Since September 2018, the 21 members of the HITRUST Shared Responsibility Working Group* have been doing some heavy lifting. They’ve been focused on enhancing the HITRUST CSF® controls that relate to Infrastructure as a Service (IaaS) offerings as part of the HITRUST Shared Responsibility Program.
You’ll recall, last year, HITRUST introduced the Shared Responsibility Program to address the misunderstandings, risks, inefficiencies and complexities when utilizing Cloud Service Providers (CSP’s). As part of the announcement, a working group comprised of leading cloud service providers and professional service firms was created to assist in mapping the respective control operation responsibilities of customers and CSP’s.
A focus of the Shared Responsibility Working Group is to remove the ambiguity and confusion associated with defining the roles and responsibilities between a customer and their CSP as far as shared security controls are concerned and to streamline the assurance process by automated control inheritance and review.
And they’ve been making progress.
So far, the working group has collaborated on each of the 1,830 HITRUST CSF® control requirements and organized them into three specific classifications of responsibility: 1) Customer’s responsibility (covering 1,537 of the controls); 2) CSP’s responsibility (132), and; 3) Shared responsibility between customer and CSP (161). For the 161 shared controls, HITRUST and the working group are creating illustrative guidance to define how the controls can be shared and properly assessed, which will help provide much-needed guidance to both customers and their HITRUST CSF Assessors.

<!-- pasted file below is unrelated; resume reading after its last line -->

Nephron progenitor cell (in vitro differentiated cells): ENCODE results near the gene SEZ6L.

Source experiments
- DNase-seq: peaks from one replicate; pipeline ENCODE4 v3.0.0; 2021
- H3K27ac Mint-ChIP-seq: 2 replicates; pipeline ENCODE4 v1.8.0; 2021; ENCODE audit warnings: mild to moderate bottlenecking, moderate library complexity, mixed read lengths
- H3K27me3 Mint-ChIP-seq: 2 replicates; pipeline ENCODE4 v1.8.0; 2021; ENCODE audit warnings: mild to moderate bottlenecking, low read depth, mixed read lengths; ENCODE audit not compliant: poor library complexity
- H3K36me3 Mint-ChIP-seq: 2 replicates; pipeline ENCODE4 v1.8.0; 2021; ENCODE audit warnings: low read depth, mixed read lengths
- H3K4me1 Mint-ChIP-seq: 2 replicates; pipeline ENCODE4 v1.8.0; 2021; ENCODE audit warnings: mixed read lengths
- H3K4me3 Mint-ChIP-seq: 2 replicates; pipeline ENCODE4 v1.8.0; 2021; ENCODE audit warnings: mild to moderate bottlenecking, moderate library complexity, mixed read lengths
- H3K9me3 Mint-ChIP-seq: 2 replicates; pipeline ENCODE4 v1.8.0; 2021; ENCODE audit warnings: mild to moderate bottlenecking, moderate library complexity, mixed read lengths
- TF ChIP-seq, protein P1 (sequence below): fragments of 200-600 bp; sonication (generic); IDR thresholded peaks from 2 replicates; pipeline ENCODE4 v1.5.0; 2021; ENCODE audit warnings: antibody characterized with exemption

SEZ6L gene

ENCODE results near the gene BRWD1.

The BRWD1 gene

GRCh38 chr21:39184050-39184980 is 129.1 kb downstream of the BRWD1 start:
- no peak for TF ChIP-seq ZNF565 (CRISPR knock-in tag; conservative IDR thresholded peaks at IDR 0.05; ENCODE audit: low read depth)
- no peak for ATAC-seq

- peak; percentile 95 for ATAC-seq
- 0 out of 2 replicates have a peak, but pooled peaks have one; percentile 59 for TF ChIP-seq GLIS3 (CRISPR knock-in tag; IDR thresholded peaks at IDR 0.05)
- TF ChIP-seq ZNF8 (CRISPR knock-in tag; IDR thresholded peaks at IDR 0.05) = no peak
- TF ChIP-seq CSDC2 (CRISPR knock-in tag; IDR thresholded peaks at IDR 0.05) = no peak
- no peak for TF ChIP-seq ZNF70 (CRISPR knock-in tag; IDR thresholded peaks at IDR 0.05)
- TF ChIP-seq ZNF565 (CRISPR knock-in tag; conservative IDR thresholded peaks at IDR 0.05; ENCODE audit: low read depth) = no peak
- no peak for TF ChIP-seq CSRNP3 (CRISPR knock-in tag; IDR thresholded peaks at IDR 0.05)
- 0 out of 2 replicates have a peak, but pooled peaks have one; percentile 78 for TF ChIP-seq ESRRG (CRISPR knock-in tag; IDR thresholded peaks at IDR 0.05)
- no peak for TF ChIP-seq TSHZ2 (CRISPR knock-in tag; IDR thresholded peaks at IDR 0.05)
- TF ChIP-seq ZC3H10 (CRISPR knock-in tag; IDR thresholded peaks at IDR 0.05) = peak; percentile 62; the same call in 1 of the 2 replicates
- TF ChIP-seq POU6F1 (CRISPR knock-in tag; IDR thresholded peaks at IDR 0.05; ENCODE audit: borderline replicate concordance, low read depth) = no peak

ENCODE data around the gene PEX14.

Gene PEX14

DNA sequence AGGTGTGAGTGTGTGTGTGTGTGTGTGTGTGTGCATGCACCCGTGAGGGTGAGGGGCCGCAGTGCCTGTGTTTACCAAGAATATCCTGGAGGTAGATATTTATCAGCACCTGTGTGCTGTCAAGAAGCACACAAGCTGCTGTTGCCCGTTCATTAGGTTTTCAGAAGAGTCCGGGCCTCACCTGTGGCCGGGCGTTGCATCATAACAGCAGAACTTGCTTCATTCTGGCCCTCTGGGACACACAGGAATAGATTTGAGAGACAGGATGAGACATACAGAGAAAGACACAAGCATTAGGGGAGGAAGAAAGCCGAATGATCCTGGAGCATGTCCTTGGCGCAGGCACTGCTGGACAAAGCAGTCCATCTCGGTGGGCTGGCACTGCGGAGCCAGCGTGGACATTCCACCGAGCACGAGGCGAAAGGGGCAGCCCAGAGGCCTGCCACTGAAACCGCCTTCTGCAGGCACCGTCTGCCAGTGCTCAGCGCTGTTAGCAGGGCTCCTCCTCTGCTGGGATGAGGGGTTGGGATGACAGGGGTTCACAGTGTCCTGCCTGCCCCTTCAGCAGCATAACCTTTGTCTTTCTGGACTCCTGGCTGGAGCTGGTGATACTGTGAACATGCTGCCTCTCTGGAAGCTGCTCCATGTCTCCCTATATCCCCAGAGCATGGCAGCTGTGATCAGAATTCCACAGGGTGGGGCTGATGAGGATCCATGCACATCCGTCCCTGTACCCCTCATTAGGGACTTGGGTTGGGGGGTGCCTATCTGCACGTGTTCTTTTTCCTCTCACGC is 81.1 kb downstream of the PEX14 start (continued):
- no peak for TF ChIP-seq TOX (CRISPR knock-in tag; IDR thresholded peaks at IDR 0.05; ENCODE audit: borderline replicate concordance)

“The working group wanted to ensure the matrix outlines data governance, information risk management, and regulatory compliance requirements in clear, concise language,” says working group member, Blaise Wabo, senior manager with assessor firm A-LIGN. “We’ve achieved this because organizations and their cloud providers have raised their hands to say, ‘this is a critical issue that needs to be addressed’.”